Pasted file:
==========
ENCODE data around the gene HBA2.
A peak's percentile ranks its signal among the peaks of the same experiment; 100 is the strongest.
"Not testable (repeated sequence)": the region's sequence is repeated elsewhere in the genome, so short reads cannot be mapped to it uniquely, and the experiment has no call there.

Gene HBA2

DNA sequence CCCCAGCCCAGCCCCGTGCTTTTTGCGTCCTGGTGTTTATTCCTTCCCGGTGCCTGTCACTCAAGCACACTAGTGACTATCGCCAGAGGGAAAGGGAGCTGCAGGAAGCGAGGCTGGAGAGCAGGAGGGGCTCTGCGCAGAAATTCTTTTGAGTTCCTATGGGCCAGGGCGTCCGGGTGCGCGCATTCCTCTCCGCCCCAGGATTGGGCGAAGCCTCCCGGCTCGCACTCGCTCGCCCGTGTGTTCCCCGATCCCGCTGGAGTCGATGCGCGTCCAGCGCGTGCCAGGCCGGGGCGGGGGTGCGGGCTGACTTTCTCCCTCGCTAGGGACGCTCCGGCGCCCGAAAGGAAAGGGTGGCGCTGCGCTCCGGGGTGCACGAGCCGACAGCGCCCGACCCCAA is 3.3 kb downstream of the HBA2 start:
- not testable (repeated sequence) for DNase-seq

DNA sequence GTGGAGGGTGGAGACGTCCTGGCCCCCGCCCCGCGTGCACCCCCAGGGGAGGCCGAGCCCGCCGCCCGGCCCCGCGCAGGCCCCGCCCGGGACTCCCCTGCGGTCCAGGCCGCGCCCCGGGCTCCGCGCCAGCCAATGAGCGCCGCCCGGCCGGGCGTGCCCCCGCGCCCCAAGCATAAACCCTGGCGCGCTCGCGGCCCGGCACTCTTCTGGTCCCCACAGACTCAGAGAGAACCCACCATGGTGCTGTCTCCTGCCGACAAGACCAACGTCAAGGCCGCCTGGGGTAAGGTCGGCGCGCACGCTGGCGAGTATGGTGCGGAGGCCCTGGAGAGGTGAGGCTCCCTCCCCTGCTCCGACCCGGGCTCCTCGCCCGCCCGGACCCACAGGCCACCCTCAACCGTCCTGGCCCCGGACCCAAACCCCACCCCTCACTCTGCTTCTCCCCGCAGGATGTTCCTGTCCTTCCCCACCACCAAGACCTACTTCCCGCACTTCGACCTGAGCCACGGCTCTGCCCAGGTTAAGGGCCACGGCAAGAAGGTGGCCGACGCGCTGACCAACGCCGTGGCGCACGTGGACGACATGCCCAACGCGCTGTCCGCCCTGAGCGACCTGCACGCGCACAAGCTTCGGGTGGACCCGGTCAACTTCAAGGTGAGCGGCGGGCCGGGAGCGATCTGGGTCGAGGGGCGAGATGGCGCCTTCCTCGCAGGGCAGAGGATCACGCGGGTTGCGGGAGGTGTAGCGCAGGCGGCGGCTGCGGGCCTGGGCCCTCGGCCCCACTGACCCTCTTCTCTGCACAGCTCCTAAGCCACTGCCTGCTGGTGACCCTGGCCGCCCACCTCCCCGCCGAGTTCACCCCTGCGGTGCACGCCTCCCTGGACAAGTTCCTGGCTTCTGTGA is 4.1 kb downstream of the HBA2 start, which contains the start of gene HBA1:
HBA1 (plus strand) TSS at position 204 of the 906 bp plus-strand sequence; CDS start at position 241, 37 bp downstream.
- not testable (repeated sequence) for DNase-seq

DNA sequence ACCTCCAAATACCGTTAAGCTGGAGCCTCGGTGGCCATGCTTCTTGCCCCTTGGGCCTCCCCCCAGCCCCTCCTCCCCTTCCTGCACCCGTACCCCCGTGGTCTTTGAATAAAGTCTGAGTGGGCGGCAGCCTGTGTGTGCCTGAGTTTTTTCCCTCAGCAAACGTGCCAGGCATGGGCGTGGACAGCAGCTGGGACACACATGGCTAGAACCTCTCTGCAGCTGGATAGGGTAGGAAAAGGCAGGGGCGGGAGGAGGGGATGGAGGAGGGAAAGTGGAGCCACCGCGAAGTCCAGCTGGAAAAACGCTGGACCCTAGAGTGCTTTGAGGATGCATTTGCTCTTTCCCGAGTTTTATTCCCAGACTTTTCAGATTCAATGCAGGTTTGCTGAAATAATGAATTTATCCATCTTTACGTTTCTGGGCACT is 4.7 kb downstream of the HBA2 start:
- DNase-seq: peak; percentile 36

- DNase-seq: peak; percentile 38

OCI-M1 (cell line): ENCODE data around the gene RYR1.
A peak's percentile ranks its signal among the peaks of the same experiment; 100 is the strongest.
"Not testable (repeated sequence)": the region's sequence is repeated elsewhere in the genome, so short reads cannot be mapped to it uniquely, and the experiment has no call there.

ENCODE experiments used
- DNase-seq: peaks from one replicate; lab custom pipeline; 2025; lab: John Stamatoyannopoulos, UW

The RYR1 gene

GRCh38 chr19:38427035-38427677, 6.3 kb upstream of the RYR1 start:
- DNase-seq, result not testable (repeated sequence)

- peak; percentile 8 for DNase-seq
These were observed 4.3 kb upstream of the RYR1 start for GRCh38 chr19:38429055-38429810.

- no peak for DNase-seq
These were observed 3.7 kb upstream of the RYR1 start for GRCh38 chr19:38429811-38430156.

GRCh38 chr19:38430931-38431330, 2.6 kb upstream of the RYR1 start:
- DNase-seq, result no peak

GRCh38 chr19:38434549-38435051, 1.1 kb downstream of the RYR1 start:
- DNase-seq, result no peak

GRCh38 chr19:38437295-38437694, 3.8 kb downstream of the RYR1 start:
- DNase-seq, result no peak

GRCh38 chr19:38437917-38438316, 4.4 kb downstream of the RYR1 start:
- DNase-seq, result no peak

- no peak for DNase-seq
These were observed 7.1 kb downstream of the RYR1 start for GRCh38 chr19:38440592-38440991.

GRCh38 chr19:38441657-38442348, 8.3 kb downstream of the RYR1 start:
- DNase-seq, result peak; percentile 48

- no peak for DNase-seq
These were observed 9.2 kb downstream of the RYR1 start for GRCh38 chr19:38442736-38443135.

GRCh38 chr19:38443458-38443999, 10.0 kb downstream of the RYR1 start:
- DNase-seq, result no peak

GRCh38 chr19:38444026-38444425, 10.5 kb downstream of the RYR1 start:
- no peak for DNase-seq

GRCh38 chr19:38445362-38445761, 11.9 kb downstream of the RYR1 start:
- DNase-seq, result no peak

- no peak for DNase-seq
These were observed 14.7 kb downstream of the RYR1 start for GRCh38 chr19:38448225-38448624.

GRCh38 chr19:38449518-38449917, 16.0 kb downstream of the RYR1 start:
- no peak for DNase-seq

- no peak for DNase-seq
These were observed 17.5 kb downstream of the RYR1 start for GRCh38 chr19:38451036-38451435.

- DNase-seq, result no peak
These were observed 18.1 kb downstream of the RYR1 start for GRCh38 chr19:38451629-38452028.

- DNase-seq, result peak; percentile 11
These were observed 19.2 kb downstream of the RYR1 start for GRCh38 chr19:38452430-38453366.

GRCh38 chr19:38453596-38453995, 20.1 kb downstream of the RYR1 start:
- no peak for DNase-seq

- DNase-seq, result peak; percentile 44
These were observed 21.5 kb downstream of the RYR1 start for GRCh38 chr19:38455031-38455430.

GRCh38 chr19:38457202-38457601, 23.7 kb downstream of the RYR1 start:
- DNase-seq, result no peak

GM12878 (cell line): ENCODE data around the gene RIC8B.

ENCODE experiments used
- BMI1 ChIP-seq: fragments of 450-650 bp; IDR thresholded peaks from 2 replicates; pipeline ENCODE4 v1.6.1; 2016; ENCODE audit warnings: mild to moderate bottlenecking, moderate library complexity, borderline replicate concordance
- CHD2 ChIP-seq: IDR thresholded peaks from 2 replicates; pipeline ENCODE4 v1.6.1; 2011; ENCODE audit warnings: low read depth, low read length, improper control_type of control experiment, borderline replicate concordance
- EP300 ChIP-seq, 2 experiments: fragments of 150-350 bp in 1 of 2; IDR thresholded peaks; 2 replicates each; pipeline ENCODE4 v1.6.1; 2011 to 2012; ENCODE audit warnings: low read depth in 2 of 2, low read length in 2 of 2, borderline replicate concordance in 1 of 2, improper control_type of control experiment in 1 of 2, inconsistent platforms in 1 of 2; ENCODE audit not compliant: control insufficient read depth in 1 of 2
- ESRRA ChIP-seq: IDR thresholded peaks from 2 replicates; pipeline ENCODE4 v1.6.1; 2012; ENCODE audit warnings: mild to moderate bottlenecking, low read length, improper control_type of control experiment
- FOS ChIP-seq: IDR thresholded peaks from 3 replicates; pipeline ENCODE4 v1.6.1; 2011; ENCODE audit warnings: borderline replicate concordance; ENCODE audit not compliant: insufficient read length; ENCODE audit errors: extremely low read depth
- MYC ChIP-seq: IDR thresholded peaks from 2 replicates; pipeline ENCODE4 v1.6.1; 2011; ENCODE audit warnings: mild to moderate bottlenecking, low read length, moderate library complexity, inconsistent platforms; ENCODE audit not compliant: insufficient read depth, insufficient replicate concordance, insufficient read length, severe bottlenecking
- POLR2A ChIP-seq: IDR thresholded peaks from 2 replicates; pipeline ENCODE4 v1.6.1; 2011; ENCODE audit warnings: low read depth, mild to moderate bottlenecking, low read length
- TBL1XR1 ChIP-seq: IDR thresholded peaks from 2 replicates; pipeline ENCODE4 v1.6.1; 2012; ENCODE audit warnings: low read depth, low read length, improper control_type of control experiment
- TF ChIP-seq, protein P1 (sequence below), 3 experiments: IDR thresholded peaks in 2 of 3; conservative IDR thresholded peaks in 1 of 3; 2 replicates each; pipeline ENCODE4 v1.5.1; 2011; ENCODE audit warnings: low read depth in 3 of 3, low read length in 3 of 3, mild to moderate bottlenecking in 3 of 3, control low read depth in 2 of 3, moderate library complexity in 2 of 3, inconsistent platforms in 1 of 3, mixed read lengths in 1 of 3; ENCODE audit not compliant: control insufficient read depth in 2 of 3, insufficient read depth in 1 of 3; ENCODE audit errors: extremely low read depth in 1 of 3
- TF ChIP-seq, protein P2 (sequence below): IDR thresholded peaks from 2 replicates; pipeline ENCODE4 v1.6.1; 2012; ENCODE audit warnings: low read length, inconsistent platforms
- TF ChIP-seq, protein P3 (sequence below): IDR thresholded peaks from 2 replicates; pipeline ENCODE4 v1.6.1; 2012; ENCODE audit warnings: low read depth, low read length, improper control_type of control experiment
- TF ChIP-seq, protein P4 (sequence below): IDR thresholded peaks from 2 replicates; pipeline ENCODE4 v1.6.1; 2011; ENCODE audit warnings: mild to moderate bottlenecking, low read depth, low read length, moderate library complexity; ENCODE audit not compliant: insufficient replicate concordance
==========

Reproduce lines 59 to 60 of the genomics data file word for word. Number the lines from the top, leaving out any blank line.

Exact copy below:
GRCh38 chr19:38457202-38457601, 23.7 kb downstream of the RYR1 start:
- DNase-seq, result no peak